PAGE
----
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I have a problem with my program, I work actually on interpolation with Cubic BSplines, but when I call my interpolate function in main() I get a wrong result, and when I write directly the function in main() it works :(. I can not see what is the difference between the both.

void CubicBSpline::interpolation(){
  Point3d point;
  for(unsigned int i = 3; i < (knots->m_points).size(); i++){
    for(double t=0; t<1; t+=0.1){
      point = bSplineCubicUniform(i, t);
      cout << point.x << " " << point.y <<endl;
    }
  }
}

int main(){
  CubicBSpline cbs(4, 4);
  cbs.interpolation(); //this is the call of my function but I got a wrong result

  // and here I write directly my function and that's work good
  Point3d point;
  for(unsigned int i = 3; i < (cbs.knots->m_points).size(); i++){
    for(double t=0; t<1; t+=0.1){
      point = cbs.bSplineCubicUniform(i, t);
      cout << point.x << " " << point.y <<endl;
    }
  }
  return 0;
}
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10  
What do you mean by "wrong result"? –  Simone Jan 26 '11 at 10:15
7  
Hard to tell without seeing the rest of the code... may be is for example a problem with uninitialized variables. What happens if you move the cbs.interpolation call AFTER the explicit calls in main? –  6502 Jan 26 '11 at 10:16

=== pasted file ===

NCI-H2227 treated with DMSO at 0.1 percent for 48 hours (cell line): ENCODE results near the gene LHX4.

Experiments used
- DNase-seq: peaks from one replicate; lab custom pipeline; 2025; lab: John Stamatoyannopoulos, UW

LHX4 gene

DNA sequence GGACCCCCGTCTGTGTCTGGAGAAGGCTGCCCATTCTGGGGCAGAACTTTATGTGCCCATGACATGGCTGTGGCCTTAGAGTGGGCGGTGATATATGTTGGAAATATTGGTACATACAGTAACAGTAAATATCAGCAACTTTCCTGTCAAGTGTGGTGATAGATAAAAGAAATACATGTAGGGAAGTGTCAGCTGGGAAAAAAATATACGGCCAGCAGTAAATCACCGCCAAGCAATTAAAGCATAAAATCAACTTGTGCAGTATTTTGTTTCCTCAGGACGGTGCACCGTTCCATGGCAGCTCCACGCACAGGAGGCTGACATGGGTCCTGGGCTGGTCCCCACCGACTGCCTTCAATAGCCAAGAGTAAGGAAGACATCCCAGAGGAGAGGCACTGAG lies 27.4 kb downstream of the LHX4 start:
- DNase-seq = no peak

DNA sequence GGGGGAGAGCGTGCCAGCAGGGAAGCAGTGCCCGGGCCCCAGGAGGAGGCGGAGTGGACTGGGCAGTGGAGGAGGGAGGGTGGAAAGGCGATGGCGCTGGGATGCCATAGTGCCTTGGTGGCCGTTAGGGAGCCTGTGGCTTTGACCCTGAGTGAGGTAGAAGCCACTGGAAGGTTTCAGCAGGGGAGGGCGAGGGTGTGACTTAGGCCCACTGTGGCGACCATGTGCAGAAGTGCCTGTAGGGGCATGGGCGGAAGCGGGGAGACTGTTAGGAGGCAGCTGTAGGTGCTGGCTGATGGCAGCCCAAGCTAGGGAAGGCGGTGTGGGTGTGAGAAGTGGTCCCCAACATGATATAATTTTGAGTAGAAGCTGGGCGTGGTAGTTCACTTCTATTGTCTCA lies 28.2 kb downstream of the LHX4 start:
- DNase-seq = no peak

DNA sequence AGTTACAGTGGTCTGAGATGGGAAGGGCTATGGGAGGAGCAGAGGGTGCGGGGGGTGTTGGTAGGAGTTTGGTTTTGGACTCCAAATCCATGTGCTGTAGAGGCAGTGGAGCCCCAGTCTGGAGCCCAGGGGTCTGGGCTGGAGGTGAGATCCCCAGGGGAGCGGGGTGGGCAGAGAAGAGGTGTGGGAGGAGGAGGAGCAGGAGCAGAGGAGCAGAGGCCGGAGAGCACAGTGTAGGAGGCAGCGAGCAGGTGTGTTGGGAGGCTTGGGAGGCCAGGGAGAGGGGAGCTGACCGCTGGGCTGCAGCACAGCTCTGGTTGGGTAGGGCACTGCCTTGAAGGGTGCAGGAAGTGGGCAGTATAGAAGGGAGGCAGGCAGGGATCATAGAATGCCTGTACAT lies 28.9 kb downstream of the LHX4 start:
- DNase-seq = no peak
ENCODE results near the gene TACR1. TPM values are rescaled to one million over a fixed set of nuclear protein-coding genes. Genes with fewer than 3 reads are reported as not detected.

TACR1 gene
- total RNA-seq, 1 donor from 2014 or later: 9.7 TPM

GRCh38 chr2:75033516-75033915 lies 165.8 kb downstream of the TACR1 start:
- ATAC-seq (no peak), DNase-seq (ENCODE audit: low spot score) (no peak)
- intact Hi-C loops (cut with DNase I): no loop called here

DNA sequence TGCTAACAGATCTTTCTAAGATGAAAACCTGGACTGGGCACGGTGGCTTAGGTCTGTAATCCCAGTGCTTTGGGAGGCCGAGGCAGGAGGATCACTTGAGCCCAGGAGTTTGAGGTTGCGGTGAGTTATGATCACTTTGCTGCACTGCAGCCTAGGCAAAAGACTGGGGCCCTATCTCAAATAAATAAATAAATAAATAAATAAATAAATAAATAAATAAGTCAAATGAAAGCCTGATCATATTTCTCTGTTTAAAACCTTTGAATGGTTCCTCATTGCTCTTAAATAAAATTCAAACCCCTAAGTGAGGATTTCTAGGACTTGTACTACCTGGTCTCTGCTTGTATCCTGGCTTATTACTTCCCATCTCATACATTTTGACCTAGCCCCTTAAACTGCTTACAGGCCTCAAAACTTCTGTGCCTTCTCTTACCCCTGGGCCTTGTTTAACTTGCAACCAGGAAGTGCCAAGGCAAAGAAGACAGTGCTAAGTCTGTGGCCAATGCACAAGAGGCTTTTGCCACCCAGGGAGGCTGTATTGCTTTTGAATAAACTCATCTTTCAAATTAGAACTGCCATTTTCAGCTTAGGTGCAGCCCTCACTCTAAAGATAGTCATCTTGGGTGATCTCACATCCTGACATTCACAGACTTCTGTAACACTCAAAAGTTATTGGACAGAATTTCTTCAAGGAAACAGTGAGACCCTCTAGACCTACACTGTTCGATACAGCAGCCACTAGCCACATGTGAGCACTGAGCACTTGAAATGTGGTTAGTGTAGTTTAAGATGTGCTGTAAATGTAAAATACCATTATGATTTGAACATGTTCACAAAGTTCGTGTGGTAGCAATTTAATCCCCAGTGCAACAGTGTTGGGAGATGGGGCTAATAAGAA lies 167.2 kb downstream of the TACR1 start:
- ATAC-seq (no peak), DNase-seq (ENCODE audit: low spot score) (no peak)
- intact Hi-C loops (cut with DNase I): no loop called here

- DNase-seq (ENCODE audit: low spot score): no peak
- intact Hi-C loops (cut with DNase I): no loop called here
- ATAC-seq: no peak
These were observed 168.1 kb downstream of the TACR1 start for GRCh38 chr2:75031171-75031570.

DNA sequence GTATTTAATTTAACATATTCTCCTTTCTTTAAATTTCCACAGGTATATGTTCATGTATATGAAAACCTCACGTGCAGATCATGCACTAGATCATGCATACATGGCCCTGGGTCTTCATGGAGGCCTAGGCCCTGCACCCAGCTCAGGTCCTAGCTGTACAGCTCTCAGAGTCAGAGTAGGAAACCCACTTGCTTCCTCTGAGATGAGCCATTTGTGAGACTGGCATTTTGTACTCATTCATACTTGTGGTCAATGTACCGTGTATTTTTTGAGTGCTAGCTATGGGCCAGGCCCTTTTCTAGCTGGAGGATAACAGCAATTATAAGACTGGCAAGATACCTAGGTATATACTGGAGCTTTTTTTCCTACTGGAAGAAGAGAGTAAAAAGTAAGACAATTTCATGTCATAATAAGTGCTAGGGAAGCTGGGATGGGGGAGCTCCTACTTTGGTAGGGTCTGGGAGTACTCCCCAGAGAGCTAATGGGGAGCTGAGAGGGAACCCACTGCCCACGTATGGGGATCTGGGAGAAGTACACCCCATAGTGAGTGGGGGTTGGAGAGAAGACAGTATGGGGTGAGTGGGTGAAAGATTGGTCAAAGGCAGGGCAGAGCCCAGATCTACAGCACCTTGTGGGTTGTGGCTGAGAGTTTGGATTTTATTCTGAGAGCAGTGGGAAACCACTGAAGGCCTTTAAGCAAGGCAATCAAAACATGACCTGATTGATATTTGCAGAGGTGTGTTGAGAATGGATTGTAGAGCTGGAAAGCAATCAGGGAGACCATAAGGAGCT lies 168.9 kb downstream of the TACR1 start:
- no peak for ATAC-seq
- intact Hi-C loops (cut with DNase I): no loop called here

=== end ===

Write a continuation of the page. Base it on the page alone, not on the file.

And by the way, that's a method not a function! –  Amokrane Chentir Jan 26 '11 at 10:17
3  
@Amokrane: If you want to be pedantic, it's a member function, a type of function. In C++, there is no such thing as a method. –  GManNickG Jan 26 '11 at 10:25
1  
I found the origin of the error, it's Point3d, in my exemple I use it like that: struct Point3d{ double x, y, z}; I replaced it with a vector<double> and thats work. but I don't know what is the problem with Point3d. –  CHAKRI Jan 26 '11 at 11:56

1 Answer 1

Your description is decidedly uninformative (and it seems you'd rather respond with abrasive comments than provide more information) so all I can give you is a general answer. A bunch of things could be different between these two cases. Firstly presumably these two functions are defined within different files therefore depending on what's included different types could have entirely different definitions. From what I can see you don't have any scoping problems, but maybe I'm wrong. And also since you don't provide us with code for these other functions who knows what side effects they have.

However honestly I think that your problem most likely is due to an optimization that the compiler makes when the function is inlined. (Try compiling without optimizations).

Finally the most glaringly bad thing here is that you have a loop that uses a double as its iterator... are you kidding me? Who knows how many times that loop get's executed. It's entirely dependent on the compiler's floating point round off, which means not only is it unpredictable, but even if you get lucky and it works on your machine, who knows if it will work on other ones.

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3  
There's a decent answer in here, hidden under the distracting negative tone. –  Fred Nurk Jan 26 '11 at 11:55
1  
The solution to the floating point problem would be to use an integer counter i (in this case from 0 to 10) and then pass i * 0.1 to the function. –  Björn Pollex Jan 26 '11 at 13:05

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